Since Kim’s blog is all about books and reading, I thought I’d talk about some of my favorite books. There are several dozen of those, so I’m going to narrow it down to “books I have read at least five times.” That means there won’t be any recent publications on this list, since these days I barely have time to read all thegreat-sounding books out there even once! On the plus side, if anyone’s moved to read any of these books based on my recommendation,they’ll all probably be at your library without long hold lists attached to them.
1] The Belgariad and the Malloreon by David Eddings. Ten books encompassing a long, sprawling high fantasy epic about a humble farmboy with a hidden destiny, knights and sorcerers, feuding gods,and an epic battle between good and evil. And also lines like these:
"I like nice, simple situations and nice, easy solutions," said Belgarath.
"Good and Evil?" Durnik suggested.
"That's a difficult one, Durnik. I prefer 'them and us.' That clears away all
the excess baggage and allows you to get right down tocases."
I can recite entire scenes by heart and still laugh every time I read them. I love the sprawling high fantasy drama, of course, but what really makes these books stand out is the humor.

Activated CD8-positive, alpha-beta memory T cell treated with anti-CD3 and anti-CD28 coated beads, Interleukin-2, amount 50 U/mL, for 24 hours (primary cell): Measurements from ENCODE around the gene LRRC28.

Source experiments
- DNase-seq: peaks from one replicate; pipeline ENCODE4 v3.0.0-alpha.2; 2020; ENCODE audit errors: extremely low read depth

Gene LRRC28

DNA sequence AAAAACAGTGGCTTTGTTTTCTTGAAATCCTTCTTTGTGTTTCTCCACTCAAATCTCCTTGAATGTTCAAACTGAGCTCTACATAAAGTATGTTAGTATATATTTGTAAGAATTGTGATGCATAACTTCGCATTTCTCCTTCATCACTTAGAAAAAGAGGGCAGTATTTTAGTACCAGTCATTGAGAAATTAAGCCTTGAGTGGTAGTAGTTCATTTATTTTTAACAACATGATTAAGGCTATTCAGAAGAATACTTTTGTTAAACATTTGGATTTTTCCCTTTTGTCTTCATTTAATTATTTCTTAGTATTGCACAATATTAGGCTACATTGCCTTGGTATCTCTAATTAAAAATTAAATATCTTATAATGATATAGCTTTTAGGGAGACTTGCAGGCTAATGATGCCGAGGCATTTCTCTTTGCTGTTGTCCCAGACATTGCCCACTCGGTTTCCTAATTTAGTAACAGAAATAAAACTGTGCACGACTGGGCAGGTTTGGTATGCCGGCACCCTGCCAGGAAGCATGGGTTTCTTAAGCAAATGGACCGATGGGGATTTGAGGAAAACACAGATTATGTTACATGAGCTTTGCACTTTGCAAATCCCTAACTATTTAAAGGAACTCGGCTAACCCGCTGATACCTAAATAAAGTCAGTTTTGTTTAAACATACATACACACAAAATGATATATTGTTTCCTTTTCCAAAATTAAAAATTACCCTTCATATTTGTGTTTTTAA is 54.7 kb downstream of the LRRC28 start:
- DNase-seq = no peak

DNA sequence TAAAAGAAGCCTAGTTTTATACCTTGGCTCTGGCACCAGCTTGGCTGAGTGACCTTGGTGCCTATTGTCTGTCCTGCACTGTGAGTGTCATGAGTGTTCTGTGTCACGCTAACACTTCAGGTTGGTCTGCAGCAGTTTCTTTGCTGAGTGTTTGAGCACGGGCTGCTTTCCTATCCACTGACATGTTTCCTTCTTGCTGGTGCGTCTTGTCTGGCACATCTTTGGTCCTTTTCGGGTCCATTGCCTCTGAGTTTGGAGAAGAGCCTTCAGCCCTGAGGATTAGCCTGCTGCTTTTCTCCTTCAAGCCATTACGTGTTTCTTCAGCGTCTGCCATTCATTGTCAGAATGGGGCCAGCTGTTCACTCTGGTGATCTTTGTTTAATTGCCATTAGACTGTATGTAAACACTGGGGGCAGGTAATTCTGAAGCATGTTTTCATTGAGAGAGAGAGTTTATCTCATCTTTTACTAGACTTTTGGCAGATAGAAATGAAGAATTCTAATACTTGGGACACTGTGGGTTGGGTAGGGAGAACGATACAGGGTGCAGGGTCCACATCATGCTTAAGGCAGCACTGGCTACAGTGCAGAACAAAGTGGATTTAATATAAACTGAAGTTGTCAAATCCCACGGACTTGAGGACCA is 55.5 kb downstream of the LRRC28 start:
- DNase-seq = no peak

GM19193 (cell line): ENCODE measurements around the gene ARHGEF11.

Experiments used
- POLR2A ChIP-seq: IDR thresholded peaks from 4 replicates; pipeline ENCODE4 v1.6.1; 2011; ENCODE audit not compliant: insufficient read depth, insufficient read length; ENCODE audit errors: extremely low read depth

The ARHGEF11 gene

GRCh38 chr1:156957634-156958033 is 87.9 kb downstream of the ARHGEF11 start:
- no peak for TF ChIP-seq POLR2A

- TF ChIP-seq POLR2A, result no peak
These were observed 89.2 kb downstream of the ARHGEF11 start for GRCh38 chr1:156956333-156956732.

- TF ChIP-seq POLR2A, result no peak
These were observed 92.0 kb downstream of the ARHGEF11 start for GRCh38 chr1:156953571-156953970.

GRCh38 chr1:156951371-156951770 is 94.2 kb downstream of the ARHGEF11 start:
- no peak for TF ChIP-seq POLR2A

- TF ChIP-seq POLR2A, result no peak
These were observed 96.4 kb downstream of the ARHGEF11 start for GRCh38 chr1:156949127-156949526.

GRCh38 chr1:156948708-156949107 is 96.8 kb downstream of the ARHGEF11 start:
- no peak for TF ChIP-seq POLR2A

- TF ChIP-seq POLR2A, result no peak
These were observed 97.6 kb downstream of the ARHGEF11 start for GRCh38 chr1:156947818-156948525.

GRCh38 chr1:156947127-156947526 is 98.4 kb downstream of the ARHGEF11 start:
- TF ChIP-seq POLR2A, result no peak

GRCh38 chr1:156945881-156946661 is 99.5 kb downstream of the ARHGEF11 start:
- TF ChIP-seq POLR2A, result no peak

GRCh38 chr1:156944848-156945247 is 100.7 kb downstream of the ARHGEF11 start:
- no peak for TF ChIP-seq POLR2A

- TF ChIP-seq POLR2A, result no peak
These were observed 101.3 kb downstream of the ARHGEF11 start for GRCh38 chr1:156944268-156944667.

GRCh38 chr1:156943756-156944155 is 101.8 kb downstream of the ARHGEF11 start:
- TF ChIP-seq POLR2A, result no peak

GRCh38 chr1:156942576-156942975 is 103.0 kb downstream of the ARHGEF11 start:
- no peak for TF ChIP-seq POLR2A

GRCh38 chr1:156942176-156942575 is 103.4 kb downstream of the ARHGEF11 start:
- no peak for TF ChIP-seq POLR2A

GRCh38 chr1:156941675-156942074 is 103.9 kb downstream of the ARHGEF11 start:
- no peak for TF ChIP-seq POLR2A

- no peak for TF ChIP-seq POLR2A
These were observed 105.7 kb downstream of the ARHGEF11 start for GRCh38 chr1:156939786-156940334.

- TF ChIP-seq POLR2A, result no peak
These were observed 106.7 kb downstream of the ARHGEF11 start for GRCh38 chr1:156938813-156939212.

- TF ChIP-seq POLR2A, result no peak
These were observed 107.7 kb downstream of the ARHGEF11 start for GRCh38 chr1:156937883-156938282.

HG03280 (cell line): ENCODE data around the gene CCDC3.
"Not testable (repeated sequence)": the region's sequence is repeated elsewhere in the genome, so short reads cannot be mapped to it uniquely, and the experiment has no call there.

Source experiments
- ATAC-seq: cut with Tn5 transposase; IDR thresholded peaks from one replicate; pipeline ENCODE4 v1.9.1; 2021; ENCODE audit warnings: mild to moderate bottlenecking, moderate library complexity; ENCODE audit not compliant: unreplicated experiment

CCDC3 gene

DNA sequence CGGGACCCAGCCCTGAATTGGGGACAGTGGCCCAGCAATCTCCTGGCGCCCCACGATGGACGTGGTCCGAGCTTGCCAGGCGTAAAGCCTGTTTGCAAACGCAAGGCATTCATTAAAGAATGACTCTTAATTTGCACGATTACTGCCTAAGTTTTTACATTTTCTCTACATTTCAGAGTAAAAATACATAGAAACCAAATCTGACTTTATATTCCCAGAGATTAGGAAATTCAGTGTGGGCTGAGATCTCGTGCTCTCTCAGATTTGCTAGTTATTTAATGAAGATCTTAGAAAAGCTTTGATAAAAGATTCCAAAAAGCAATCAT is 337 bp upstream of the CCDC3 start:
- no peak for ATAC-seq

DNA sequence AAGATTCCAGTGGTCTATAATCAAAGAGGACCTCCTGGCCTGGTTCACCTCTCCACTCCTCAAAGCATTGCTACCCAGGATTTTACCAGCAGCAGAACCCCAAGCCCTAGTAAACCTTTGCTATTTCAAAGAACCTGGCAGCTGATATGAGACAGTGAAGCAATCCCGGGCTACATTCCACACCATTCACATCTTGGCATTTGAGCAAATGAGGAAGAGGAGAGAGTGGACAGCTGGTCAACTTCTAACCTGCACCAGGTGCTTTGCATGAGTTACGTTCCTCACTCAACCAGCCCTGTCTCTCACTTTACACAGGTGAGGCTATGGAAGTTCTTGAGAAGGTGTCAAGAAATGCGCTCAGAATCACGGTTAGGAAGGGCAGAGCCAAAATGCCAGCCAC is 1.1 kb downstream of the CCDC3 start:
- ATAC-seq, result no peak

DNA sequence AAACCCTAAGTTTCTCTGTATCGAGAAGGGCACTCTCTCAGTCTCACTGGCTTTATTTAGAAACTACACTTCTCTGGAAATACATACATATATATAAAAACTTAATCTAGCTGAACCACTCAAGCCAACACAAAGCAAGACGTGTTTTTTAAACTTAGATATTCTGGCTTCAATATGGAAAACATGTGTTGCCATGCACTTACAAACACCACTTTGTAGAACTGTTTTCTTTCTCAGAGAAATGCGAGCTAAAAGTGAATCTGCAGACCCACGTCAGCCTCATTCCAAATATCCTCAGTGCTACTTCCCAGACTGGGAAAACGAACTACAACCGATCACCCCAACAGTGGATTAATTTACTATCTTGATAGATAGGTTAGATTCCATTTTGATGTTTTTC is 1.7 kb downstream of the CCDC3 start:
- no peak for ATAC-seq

2] Marjorie Morningstar by Herman Wouk. This book is a little controversial, because some critics think its central message is about women's abilities (or lack thereof); but to me, this is a book about growing up, about not being blinded by glamor, and about being careful to pick dreams that match your talents. Also, the most realistic bad-boy romance ever.
3] Emily of New Moon by L.M. Montgomery. Anne of Green Gables gets all the attention – and admittedly, she was fabulous – but in my mind, she had nothing on Emily. First of all, Emily was a writer… I guess Idon’t have to explain why that appealed to me. Second of all, Emily had the Sight, making these books borderline fantasy (and really,really spooky at times). Third of all, as best friends go, Anne’s Diana has nothing on Emily’s Ilse. (The description of their first fight is one of the most slyly humorous things I have ever read.) To me, the appeal kind of filtered out by the third book of the “Emily”trilogy, especially with the introduction of a romantic interest thatI found a little sleazy. But the first one will always be one of my most-loved books ever.
About five more books have now popped into my mind, but I’ll leave them in my mind (where they have plenty of company) before I end up writing a dissertation and making Kim regret inviting me to do a guestpost. Thanks, Kim!
Thanks for stopping by, Leah! :D I really loved your book.